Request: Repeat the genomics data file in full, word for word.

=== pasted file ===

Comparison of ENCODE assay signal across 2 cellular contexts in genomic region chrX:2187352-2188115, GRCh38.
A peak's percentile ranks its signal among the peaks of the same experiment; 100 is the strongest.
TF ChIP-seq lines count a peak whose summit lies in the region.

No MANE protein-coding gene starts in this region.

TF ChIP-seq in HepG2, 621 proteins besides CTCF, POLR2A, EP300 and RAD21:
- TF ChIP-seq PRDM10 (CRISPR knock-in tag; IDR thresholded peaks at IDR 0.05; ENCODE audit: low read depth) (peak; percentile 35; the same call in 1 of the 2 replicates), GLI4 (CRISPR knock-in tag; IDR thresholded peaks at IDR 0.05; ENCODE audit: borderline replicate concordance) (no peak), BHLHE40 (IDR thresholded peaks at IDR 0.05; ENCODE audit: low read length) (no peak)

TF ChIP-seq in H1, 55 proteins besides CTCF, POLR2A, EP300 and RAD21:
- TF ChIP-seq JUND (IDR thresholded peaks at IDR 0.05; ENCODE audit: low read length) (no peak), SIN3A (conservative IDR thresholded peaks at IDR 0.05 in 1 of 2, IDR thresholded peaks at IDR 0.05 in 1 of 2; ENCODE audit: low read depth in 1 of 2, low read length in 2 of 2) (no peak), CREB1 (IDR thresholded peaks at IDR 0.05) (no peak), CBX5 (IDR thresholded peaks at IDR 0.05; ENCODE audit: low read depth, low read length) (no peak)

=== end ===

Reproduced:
Comparison of ENCODE assay signal across 2 cellular contexts in genomic region chrX:2187352-2188115, GRCh38.
A peak's percentile ranks its signal among the peaks of the same experiment; 100 is the strongest.
TF ChIP-seq lines count a peak whose summit lies in the region.

No MANE protein-coding gene starts in this region.

TF ChIP-seq in HepG2, 621 proteins besides CTCF, POLR2A, EP300 and RAD21:
- TF ChIP-seq PRDM10 (CRISPR knock-in tag; IDR thresholded peaks at IDR 0.05; ENCODE audit: low read depth) (peak; percentile 35; the same call in 1 of the 2 replicates), GLI4 (CRISPR knock-in tag; IDR thresholded peaks at IDR 0.05; ENCODE audit: borderline replicate concordance) (no peak), BHLHE40 (IDR thresholded peaks at IDR 0.05; ENCODE audit: low read length) (no peak)

TF ChIP-seq in H1, 55 proteins besides CTCF, POLR2A, EP300 and RAD21:
- TF ChIP-seq JUND (IDR thresholded peaks at IDR 0.05; ENCODE audit: low read length) (no peak), SIN3A (conservative IDR thresholded peaks at IDR 0.05 in 1 of 2, IDR thresholded peaks at IDR 0.05 in 1 of 2; ENCODE audit: low read depth in 1 of 2, low read length in 2 of 2) (no peak), CREB1 (IDR thresholded peaks at IDR 0.05) (no peak), CBX5 (IDR thresholded peaks at IDR 0.05; ENCODE audit: low read depth, low read length) (no peak)